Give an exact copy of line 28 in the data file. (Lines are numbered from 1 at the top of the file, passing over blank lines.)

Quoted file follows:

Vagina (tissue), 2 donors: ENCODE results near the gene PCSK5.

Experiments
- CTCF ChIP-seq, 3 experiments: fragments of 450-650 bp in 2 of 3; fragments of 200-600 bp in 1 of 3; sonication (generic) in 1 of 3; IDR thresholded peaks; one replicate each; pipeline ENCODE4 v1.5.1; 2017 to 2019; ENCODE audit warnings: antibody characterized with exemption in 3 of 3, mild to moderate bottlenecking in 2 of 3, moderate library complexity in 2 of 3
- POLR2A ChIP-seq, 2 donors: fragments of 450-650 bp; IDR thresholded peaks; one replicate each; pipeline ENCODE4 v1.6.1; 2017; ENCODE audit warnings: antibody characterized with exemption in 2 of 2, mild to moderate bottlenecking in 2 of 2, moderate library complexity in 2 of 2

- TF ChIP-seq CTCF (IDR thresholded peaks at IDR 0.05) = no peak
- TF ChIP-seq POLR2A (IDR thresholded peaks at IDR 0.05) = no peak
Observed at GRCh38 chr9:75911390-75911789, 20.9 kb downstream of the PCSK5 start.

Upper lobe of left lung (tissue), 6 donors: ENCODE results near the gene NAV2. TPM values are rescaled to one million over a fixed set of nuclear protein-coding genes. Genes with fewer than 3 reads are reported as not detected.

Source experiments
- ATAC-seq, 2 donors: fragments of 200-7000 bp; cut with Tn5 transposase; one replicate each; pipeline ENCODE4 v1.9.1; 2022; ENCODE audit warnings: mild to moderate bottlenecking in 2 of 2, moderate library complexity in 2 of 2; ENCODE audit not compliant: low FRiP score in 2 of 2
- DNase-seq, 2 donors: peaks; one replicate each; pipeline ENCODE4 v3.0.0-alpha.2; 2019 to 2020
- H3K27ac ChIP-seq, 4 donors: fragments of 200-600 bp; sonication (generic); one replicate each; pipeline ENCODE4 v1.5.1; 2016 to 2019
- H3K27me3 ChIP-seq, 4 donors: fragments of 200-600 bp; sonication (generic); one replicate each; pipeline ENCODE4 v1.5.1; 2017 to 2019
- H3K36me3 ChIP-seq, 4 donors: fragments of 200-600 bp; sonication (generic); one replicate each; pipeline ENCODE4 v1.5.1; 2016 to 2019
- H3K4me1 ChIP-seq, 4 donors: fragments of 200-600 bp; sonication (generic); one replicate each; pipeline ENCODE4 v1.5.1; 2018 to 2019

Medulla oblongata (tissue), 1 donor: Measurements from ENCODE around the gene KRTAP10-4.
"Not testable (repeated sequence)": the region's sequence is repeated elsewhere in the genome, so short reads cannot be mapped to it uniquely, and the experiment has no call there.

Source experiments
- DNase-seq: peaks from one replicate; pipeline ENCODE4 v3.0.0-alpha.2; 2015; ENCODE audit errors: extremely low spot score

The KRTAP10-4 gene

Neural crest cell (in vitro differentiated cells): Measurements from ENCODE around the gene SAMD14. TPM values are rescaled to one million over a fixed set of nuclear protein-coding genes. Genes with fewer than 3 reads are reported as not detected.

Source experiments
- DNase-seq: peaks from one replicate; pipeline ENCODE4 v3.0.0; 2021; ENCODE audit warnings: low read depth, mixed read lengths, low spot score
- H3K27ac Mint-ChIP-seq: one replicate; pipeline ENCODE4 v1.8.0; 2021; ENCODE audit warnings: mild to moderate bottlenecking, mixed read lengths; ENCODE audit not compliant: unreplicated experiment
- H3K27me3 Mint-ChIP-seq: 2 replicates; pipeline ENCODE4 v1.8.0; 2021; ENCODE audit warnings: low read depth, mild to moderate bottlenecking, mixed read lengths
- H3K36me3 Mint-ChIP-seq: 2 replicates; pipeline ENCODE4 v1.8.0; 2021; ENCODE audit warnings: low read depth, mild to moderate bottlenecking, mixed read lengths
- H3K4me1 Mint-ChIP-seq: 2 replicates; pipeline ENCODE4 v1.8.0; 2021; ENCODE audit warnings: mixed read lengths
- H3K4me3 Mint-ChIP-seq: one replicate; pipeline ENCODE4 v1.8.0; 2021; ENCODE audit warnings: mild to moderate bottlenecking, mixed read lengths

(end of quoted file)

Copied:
- H3K4me3 Mint-ChIP-seq: one replicate; pipeline ENCODE4 v1.8.0; 2021; ENCODE audit warnings: mild to moderate bottlenecking, mixed read lengths